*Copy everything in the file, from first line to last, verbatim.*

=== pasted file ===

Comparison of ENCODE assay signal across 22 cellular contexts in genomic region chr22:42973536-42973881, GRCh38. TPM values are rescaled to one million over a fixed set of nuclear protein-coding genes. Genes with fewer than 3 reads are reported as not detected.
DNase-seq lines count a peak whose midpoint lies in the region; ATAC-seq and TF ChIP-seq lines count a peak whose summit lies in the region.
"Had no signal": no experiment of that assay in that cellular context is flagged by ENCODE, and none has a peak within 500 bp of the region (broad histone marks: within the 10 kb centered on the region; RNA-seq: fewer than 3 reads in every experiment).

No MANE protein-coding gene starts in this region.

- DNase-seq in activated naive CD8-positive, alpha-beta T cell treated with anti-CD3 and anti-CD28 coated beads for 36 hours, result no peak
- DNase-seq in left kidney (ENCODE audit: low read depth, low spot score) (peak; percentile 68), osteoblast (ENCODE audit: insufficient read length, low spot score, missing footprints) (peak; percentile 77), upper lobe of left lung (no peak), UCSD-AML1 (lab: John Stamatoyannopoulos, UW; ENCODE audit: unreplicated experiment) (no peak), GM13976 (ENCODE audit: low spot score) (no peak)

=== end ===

Comparison of ENCODE assay signal across 22 cellular contexts in genomic region chr22:42973536-42973881, GRCh38. TPM values are rescaled to one million over a fixed set of nuclear protein-coding genes. Genes with fewer than 3 reads are reported as not detected.
DNase-seq lines count a peak whose midpoint lies in the region; ATAC-seq and TF ChIP-seq lines count a peak whose summit lies in the region.
"Had no signal": no experiment of that assay in that cellular context is flagged by ENCODE, and none has a peak within 500 bp of the region (broad histone marks: within the 10 kb centered on the region; RNA-seq: fewer than 3 reads in every experiment).

No MANE protein-coding gene starts in this region.

- DNase-seq in activated naive CD8-positive, alpha-beta T cell treated with anti-CD3 and anti-CD28 coated beads for 36 hours, result no peak
- DNase-seq in left kidney (ENCODE audit: low read depth, low spot score) (peak; percentile 68), osteoblast (ENCODE audit: insufficient read length, low spot score, missing footprints) (peak; percentile 77), upper lobe of left lung (no peak), UCSD-AML1 (lab: John Stamatoyannopoulos, UW; ENCODE audit: unreplicated experiment) (no peak), GM13976 (ENCODE audit: low spot score) (no peak)